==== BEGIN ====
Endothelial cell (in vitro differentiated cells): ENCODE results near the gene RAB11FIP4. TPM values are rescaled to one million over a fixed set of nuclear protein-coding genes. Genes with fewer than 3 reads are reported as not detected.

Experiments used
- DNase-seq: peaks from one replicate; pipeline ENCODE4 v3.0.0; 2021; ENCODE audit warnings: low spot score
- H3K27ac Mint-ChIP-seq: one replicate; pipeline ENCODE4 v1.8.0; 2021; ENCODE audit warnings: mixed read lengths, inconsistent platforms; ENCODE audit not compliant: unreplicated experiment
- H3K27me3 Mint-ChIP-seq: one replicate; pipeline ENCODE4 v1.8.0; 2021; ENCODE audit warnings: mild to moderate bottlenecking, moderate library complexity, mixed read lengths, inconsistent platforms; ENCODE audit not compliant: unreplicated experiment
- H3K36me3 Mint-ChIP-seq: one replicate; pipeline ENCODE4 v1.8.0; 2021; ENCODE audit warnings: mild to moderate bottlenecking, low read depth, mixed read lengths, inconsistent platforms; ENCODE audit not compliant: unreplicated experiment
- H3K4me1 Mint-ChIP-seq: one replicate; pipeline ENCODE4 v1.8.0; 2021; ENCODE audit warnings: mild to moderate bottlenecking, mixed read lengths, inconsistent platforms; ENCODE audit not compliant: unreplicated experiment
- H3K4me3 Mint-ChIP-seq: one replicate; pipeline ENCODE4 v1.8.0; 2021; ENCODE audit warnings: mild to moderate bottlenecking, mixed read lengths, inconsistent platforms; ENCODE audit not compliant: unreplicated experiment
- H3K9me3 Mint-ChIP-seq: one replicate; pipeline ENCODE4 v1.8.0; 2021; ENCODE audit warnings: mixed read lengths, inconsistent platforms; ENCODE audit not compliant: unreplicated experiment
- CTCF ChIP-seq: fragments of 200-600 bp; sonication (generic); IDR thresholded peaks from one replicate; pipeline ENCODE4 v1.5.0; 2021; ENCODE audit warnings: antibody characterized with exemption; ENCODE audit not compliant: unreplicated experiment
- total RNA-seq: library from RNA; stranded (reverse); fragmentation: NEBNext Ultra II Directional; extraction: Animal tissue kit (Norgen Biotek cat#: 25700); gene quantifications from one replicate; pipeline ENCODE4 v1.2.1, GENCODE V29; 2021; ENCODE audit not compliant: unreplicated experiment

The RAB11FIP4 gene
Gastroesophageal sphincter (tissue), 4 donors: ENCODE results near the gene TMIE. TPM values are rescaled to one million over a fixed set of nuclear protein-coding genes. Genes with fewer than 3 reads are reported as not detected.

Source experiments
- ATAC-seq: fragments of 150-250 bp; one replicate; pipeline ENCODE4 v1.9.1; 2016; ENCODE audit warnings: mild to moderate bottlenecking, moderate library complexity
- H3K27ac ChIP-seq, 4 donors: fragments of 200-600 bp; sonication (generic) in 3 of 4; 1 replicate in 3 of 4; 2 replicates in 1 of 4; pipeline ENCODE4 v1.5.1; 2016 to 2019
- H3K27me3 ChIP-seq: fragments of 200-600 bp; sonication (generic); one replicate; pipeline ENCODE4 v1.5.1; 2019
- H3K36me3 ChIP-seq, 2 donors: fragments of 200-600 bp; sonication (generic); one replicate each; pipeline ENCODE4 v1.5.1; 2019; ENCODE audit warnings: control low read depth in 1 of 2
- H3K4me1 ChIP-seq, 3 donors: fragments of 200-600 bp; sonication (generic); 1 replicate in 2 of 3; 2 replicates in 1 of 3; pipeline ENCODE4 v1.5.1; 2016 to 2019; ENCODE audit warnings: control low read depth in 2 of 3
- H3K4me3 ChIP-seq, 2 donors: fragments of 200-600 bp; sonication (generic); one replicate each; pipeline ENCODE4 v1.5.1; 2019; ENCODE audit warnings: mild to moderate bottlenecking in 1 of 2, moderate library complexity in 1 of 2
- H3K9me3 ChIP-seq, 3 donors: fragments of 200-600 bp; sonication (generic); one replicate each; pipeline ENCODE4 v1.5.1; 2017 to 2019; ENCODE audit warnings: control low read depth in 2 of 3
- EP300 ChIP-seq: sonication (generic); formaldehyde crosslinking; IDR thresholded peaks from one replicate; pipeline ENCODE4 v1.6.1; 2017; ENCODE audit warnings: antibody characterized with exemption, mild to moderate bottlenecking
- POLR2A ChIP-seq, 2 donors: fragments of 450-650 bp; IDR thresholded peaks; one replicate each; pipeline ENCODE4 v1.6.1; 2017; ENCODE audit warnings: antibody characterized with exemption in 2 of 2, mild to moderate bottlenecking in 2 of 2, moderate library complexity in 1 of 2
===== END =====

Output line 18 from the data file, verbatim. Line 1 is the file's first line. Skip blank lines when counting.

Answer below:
- H3K36me3 ChIP-seq, 2 donors: fragments of 200-600 bp; sonication (generic); one replicate each; pipeline ENCODE4 v1.5.1; 2019; ENCODE audit warnings: control low read depth in 1 of 2